Why Not Try Edible Landscaping?
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We are approaching the time when people begin to think about what they are going to plant in the coming year. Thoughts turn to trees, shrubs and other plants that would make the landscape more attractive. Another option, however, is to plant something that will not only add beauty to the landscape but also produce food for the table.
Blueberries are plants that generally require very little attention. They have very few pests so they do not have to be sprayed often. Different blueberry varieties ripen at different times and homeowners can have an extended harvest over the course of the summer. One additional benefit is that some blueberry varieties have nice fall colors.
Blueberries normally require two different varieties to insure good pollination. They also come in three different “types”. Rabbiteye and some southern highbush varieties tend to tolerate our heavy soils pretty well. Northern highbush can be grown in the area but they may require more attention. No matter what type blueberry you choose, make sure the soil pH is around five in order to get adequate growth.
Fruit trees are another addition to the landscape that can add beauty during bloom and food during the summer and fall. Many fruit trees, however, need a great deal of attention throughout the year in order to get edible fruit. Apples and peaches, in particular, need to be sprayed on a regular basis to prevent pests from damaging the fruit.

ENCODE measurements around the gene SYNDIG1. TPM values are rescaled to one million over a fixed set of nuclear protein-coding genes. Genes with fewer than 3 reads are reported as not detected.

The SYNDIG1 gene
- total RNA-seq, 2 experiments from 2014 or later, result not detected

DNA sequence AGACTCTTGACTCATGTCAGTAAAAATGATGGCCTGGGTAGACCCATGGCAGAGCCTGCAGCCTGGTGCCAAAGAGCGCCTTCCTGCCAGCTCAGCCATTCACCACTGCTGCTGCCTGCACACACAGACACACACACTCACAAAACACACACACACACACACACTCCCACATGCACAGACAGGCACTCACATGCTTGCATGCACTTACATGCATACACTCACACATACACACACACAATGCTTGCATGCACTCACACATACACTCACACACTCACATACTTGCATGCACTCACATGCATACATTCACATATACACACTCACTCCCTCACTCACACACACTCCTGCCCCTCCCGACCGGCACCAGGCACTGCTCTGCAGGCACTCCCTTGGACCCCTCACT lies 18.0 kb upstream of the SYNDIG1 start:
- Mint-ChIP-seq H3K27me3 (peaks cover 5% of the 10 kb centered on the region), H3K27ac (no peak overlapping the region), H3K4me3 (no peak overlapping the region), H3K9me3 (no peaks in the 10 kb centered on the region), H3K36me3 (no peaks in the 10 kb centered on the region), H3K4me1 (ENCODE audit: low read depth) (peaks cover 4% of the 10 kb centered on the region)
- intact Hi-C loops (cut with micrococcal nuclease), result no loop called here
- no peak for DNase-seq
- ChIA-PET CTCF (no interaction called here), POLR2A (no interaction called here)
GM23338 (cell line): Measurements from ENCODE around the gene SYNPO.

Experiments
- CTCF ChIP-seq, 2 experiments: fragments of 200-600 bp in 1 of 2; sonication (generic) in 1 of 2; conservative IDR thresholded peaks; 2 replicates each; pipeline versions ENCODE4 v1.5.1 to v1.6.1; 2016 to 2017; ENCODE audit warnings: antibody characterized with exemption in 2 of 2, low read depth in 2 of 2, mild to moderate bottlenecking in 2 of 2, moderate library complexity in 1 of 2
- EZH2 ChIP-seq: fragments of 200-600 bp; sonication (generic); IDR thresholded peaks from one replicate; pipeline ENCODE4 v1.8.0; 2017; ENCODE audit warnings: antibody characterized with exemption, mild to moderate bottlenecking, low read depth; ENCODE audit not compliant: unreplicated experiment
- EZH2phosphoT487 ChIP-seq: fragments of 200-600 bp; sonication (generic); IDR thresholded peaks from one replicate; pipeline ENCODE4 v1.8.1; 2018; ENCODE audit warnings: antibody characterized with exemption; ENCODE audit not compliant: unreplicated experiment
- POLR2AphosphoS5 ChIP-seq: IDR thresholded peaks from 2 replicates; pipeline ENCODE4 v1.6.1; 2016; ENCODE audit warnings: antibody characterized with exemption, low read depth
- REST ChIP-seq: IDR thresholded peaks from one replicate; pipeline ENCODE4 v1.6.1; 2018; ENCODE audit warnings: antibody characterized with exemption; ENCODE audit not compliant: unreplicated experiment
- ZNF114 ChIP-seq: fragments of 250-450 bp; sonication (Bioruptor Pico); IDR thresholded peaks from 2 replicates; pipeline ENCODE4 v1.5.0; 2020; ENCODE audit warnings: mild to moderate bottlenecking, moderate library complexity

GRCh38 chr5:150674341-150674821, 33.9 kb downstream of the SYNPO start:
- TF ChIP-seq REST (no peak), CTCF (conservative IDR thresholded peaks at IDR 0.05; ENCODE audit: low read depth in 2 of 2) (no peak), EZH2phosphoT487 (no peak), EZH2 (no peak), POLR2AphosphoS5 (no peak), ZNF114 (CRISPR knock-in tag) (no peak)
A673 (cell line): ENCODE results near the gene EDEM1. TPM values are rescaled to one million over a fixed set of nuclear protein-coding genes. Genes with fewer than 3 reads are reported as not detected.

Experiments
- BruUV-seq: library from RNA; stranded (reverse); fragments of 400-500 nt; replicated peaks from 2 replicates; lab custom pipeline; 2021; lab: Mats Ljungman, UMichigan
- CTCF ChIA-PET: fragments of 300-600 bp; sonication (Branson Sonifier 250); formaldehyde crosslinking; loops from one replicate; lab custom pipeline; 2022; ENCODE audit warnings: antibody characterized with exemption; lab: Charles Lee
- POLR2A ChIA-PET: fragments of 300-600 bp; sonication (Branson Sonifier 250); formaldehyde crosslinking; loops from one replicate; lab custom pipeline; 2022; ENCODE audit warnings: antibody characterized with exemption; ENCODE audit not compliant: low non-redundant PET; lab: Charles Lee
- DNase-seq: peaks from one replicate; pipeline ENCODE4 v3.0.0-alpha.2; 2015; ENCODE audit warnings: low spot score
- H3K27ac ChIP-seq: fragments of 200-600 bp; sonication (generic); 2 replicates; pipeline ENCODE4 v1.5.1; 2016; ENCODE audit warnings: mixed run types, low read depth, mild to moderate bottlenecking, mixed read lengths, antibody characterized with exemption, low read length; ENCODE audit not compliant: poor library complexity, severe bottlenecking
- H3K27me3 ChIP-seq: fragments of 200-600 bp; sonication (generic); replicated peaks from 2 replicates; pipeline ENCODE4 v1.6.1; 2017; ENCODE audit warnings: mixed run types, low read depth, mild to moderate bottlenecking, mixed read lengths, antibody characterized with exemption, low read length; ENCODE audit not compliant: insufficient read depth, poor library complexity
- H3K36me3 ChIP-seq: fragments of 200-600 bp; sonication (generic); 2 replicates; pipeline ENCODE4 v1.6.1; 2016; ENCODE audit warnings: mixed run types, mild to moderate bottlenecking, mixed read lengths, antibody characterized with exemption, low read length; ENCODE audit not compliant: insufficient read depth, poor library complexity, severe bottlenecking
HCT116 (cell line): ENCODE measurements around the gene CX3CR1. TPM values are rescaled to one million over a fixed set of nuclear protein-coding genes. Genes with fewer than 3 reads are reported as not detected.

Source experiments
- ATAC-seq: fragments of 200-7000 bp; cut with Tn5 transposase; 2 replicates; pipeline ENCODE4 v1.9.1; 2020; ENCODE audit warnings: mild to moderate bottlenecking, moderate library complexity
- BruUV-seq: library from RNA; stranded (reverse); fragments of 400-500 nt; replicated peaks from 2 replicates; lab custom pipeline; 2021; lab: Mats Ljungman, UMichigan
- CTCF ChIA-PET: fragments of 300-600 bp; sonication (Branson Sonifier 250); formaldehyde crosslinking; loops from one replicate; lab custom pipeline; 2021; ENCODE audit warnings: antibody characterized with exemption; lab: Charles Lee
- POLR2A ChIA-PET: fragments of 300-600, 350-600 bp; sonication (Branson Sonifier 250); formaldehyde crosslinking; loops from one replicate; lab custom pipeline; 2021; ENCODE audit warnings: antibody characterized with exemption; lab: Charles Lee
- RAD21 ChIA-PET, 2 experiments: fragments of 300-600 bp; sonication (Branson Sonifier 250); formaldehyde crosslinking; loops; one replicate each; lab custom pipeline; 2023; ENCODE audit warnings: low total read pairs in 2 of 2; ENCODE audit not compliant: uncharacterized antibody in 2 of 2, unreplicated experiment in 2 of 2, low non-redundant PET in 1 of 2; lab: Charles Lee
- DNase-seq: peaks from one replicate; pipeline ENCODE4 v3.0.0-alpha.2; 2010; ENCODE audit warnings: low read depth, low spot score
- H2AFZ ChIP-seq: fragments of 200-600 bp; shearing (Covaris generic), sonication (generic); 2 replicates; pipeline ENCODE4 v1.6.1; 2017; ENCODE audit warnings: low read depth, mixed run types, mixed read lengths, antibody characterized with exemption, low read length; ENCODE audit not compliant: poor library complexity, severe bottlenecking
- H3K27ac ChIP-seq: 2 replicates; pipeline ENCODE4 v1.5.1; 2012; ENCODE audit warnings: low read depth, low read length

Some fruit trees require less attention and may be more ideally suited for those people who do not have the time to tend to them. Asian pears have very few pest problems and produce a beautiful bloom in the spring of the year. Asian pear fruit are round like an apple and have a subtle flavor. There is a disease that can kill Asian pears called fire blight, but selecting a fire blight resistant variety can minimize this problem.
There are many other options for edible landscaping including oriental persimmons, paw paws, asparagus, blackberries and herbs. Each plant has its advantages and disadvantages, and its own requirements for good growth. Do a little research before putting these in the landscape to make sure they are adapted to the site and will perform as expected.